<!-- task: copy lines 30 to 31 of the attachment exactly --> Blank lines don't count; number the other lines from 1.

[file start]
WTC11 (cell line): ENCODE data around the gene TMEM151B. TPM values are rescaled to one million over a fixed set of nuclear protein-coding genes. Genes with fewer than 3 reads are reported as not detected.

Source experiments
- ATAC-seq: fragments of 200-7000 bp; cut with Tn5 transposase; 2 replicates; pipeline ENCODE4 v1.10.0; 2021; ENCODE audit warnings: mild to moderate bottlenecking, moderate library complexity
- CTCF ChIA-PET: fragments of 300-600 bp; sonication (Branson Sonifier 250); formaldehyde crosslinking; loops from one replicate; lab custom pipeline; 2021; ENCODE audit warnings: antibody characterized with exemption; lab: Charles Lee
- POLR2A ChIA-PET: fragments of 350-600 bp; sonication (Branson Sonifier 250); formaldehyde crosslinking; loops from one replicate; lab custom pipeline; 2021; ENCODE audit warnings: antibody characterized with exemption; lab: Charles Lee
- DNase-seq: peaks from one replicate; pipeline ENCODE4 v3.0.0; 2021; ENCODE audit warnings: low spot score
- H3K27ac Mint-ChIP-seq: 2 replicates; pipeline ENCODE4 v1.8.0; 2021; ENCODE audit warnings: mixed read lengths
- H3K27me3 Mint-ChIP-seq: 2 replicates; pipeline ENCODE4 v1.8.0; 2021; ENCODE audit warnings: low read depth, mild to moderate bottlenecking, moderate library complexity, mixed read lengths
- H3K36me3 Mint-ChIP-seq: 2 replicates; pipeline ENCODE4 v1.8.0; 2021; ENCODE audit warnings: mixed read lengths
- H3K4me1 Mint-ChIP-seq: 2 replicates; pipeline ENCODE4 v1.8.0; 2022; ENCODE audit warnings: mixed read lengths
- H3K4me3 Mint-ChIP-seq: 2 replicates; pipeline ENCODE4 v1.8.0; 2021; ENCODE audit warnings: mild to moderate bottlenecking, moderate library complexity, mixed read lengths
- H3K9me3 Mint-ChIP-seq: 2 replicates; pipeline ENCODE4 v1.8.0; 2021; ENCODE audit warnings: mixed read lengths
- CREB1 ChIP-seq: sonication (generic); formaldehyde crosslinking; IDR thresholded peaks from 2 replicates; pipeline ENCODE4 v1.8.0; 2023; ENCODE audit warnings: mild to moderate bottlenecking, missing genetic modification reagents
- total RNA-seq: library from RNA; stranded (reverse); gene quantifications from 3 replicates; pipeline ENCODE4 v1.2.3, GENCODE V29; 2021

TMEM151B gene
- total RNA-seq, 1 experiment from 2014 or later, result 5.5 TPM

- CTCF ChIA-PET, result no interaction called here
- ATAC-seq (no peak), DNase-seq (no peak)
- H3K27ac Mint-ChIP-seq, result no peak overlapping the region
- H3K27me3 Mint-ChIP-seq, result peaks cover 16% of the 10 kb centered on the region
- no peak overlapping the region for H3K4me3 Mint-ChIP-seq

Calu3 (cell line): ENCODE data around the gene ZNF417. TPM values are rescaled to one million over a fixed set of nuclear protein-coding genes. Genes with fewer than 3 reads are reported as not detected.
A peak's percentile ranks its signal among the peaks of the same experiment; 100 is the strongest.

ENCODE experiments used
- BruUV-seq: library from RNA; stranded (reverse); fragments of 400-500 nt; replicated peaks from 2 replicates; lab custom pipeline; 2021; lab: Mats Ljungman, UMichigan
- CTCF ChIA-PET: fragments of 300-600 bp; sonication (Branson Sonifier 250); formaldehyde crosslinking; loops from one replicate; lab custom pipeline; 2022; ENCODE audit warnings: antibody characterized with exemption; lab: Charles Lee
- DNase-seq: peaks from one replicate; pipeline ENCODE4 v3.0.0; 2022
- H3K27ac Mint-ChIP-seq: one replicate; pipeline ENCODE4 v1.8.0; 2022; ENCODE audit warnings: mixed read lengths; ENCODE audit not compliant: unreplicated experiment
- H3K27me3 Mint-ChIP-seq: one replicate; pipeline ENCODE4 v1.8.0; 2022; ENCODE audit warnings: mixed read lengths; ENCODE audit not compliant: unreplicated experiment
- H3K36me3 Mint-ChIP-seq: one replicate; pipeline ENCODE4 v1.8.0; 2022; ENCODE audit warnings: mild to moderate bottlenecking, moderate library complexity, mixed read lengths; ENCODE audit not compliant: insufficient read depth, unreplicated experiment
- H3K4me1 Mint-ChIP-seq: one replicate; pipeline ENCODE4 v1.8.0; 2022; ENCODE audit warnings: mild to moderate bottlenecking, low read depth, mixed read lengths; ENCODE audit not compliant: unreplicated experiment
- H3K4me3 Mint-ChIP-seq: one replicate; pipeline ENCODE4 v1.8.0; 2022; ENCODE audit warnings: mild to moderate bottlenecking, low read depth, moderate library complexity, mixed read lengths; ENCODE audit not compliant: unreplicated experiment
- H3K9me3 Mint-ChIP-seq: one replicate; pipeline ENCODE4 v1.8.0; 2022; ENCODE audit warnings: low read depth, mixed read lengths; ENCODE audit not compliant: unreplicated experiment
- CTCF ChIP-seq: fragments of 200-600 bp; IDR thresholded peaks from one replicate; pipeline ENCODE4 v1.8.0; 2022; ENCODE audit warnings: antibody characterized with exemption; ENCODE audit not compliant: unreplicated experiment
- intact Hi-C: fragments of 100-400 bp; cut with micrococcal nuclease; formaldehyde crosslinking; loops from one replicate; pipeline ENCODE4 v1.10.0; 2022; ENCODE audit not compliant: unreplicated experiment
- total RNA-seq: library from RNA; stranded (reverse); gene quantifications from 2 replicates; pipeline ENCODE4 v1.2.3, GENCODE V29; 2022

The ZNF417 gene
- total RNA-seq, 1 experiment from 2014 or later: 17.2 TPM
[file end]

- H3K36me3 Mint-ChIP-seq: one replicate; pipeline ENCODE4 v1.8.0; 2022; ENCODE audit warnings: mild to moderate bottlenecking, moderate library complexity, mixed read lengths; ENCODE audit not compliant: insufficient read depth, unreplicated experiment
- H3K4me1 Mint-ChIP-seq: one replicate; pipeline ENCODE4 v1.8.0; 2022; ENCODE audit warnings: mild to moderate bottlenecking, low read depth, mixed read lengths; ENCODE audit not compliant: unreplicated experiment